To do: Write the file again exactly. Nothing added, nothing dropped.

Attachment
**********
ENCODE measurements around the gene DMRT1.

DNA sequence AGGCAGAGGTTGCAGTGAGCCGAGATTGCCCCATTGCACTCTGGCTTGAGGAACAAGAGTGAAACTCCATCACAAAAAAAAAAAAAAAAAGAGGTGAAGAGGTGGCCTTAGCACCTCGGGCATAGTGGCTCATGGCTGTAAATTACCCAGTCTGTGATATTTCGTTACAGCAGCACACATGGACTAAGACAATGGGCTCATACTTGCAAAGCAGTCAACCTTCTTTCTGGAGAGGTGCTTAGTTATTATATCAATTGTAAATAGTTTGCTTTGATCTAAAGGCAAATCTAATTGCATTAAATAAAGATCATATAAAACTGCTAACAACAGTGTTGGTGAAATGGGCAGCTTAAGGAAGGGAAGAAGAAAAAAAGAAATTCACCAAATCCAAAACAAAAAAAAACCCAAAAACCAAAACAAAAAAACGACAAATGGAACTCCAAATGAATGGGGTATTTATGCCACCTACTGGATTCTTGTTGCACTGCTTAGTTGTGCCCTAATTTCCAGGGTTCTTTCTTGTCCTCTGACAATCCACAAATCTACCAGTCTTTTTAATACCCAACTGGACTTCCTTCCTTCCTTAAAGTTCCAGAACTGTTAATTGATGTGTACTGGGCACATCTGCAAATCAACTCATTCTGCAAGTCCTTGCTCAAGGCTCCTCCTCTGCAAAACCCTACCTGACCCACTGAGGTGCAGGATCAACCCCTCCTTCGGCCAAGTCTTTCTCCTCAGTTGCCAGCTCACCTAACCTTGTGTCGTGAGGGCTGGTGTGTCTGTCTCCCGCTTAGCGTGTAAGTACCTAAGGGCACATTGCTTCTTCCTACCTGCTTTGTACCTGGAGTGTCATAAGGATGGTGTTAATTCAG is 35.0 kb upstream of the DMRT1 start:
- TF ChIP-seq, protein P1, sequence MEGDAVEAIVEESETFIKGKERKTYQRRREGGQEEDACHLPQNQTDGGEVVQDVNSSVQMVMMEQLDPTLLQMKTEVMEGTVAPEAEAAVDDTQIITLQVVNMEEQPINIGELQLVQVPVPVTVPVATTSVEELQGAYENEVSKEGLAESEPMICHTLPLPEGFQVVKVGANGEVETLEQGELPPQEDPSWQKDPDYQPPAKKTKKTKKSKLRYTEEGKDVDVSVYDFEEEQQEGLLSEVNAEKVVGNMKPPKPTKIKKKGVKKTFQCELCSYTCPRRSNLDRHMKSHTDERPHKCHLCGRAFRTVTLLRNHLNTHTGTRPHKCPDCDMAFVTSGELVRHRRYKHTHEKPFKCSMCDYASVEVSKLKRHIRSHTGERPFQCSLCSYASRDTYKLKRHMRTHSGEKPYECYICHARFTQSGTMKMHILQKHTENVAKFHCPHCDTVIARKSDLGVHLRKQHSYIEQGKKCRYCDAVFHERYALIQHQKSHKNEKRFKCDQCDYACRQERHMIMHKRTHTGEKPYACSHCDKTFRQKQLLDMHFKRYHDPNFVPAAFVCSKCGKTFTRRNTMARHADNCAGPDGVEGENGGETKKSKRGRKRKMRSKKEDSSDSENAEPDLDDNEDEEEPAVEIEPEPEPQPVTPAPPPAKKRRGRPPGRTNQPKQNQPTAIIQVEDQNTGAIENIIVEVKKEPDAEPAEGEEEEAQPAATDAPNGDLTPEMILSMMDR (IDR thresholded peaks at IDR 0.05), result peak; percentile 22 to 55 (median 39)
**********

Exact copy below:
ENCODE measurements around the gene DMRT1.

DNA sequence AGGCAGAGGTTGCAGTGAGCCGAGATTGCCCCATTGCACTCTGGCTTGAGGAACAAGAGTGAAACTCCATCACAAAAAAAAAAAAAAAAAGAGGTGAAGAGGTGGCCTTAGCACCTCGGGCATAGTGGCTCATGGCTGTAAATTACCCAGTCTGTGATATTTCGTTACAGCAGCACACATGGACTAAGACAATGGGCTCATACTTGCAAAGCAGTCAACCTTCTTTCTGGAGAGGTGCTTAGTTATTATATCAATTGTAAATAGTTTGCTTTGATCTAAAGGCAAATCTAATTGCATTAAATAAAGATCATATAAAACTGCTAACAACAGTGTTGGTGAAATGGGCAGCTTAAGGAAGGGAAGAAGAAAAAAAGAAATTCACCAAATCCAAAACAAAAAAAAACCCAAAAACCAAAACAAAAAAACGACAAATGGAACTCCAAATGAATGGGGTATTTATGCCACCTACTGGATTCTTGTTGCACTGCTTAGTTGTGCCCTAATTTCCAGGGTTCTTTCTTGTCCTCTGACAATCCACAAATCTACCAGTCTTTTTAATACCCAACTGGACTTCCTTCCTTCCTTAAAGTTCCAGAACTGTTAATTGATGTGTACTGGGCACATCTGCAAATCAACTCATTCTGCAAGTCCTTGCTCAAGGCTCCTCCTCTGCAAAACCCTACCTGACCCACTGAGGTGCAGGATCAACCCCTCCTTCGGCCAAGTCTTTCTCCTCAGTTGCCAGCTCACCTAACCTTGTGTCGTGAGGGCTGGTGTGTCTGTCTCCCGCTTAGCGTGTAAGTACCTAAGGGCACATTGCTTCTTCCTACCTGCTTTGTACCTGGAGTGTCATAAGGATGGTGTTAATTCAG is 35.0 kb upstream of the DMRT1 start:
- TF ChIP-seq, protein P1, sequence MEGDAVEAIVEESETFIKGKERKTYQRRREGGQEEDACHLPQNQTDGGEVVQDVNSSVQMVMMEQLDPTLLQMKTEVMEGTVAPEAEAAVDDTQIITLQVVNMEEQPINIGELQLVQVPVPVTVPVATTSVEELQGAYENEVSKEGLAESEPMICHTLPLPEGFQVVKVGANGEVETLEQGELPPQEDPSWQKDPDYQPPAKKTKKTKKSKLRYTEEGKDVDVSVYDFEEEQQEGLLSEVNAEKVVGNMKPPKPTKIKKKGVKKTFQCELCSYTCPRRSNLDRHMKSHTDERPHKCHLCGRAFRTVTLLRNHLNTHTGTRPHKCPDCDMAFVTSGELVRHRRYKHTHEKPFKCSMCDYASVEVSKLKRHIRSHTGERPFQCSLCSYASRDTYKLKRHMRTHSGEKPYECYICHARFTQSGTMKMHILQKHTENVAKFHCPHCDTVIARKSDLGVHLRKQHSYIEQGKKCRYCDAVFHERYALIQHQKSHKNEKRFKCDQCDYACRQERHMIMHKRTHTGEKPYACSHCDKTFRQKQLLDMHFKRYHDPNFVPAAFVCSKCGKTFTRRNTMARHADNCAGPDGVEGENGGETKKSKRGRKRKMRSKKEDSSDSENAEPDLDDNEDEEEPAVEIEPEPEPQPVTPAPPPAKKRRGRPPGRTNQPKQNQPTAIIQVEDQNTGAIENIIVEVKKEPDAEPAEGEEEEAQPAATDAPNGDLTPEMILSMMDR (IDR thresholded peaks at IDR 0.05), result peak; percentile 22 to 55 (median 39)